“[The students] are issued a different colored shirt for [program coordinator] MedStar, and the paramedics all have grey shirts, so immediately [students] are recognized on the scene as someone in training,” he said. “But, the skills that they have been taught, the paramedics encourage them to use. The paramedics have been instructed to let them get in there and do chest compressions and let them use the bivalve mask. If they know how to spike an IV, do that. If they know how to put oxygen on someone, do that. They’re there to practice the skills they have learned in class.”

Despite the appeal of on-site practice and other activities, the EMT program is still a class that requires great amounts of work, both in and out of school. Dr. Huff said students who aren’t able to self-pace and focus will find it difficult to keep up with the pace of the program because of the amount of outside work required. For that reason, the EMT program is only designed for students truly interested in the medical field and willing to put in the work.

An EMT shows an Eaton student how to properly apply a bandage

“It’s a very rigorous program, and it's not easy,” he said. “It takes all four of the pathway courses that they have taken and wraps them into one course. They’re doing communications. They’re doing medical terminology. They’re doing anatomy and physiology. They’re doing all the healthcare stuff that puts all of that together.”

On top of the required 60 hours of observation, students must participate in the class, including all its coursework. They also have to finish the online portion of the course outside of school hours. After completing all requirements, students still have to take a 70- to 120-question national board exam, which evaluates a student’s knowledge of content. The test is computer adaptive, meaning the questions are increased or decreased in frequency depending on the student’s understanding of a certain topic. Only after all this will a student receive an official EMT certification from the National Registry.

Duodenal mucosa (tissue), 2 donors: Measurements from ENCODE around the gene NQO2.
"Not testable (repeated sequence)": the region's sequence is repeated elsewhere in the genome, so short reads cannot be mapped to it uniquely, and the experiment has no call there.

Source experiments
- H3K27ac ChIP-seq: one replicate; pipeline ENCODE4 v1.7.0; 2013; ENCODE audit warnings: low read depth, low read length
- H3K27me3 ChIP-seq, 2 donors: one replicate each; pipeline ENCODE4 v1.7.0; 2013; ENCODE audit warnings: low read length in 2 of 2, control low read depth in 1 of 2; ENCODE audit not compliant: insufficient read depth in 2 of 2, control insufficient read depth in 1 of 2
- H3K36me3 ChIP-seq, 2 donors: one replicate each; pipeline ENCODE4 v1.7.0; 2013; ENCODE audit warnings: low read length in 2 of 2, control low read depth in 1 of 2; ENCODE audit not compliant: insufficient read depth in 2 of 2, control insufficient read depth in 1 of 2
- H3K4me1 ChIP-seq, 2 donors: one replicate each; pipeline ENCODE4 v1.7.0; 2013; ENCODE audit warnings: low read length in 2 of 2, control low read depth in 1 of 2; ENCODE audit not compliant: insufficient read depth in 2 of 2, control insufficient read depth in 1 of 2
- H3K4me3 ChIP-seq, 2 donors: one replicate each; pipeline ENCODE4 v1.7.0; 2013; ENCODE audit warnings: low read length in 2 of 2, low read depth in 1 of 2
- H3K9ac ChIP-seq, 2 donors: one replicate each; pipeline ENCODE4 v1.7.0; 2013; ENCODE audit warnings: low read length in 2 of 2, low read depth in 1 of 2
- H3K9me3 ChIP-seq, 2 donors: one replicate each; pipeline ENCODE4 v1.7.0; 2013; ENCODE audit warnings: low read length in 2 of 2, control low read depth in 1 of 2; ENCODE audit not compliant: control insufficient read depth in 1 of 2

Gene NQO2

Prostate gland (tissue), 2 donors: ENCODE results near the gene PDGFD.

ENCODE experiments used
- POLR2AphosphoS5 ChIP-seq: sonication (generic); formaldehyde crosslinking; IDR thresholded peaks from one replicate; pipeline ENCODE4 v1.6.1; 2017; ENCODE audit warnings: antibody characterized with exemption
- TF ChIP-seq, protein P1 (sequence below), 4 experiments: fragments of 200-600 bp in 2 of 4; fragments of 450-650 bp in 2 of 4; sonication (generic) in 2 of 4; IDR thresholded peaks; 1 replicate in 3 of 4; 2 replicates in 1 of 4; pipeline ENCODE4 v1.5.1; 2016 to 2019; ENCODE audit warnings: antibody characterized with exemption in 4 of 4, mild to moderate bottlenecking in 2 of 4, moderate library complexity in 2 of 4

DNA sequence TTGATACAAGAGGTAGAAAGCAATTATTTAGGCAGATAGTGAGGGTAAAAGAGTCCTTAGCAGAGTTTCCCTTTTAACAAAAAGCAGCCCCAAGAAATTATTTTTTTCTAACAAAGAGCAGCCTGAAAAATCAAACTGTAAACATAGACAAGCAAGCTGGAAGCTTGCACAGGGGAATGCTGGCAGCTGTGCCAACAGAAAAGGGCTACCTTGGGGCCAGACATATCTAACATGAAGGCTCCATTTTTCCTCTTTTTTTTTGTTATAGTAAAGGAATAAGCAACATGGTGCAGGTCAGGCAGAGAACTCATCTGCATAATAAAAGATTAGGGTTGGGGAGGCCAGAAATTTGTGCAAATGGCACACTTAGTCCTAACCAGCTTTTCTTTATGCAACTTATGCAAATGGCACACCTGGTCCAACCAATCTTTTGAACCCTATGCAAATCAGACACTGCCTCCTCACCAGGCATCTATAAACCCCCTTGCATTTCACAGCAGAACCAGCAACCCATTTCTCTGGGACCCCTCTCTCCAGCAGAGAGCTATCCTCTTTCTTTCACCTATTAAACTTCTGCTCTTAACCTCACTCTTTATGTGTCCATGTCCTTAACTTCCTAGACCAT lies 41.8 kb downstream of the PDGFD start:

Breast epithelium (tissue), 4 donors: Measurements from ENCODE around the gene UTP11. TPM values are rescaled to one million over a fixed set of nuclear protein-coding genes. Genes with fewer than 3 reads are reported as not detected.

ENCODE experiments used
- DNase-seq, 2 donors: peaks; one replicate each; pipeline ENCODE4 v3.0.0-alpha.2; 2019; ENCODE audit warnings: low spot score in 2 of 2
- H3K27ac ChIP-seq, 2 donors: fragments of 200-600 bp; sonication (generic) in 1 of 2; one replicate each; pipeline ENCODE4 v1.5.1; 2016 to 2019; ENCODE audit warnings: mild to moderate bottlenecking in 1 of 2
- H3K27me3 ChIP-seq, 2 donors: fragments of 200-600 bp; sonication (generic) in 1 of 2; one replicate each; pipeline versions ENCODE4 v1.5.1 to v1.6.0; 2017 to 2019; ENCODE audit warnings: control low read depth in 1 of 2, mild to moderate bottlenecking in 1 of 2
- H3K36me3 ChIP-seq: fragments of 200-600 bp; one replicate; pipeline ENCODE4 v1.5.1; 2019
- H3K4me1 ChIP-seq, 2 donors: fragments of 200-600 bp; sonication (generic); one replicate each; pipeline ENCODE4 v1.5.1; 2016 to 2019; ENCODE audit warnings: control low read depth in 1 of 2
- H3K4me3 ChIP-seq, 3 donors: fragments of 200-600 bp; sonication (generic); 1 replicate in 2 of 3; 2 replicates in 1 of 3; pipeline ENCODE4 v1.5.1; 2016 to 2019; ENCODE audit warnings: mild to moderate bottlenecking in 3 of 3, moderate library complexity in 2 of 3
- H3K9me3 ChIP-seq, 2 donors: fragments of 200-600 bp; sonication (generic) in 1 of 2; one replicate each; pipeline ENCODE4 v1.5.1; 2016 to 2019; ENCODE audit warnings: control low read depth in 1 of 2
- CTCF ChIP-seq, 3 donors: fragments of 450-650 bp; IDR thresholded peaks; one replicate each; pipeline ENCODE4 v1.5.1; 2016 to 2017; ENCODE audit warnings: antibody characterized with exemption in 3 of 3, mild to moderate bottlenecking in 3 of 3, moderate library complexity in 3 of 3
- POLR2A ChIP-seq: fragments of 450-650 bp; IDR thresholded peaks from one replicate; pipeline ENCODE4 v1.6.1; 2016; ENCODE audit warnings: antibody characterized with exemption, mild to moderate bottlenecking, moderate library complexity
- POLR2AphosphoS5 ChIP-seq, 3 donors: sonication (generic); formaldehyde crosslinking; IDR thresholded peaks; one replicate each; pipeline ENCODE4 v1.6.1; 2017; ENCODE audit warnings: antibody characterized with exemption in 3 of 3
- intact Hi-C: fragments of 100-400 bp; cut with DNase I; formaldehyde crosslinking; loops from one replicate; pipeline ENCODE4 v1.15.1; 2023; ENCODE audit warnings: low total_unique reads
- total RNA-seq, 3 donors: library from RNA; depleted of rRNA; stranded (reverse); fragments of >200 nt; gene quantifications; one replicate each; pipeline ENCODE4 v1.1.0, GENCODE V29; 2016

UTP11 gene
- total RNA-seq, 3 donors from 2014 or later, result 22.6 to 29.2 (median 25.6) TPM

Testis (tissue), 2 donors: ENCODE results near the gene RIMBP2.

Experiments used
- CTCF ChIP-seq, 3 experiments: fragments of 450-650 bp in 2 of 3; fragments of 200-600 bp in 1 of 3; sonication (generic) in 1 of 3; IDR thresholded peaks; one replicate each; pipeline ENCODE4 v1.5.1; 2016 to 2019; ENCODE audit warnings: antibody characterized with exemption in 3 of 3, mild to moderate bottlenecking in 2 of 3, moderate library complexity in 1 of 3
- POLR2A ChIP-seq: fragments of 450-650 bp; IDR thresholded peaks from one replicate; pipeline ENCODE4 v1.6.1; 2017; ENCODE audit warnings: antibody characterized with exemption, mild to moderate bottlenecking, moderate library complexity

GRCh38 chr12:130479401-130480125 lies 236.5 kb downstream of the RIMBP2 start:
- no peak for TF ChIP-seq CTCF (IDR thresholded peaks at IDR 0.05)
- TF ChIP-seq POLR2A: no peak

Despite the massive amount of work that goes into the program, both Dr. Huff and his students believe Eaton’s new certification option to be a worthwhile venture. Rather than taking a course somewhere such as Tarrant County College, Northwest ISD is providing students with a free, yearlong course that gives beneficial trauma training. According to Dr. Huff, only three students out of the 22 students in the program are planning to become EMTs or paramedics. Even if those other 19 students don’t become EMTs, the program still teaches information that can be useful in any medical field.

“You never know in health care what’s going to happen and the level of response you are going to have to give,” Dr. Huff said. “So, this really drives home the need to understand how everything works and how all of the physiology of the body comes together and changes in ways that you might recognize. You may have your own clinic, but you don’t know that your patient isn’t going to show up and have some sort of an issue. Now you’ve had some sort of experience to be able to help. The bottom line is, when they get out [of the program], they should be fully equipped to save someone’s life.”

This story originally appeared in the Spring 2017-18 issue of Northwest Navigator magazine.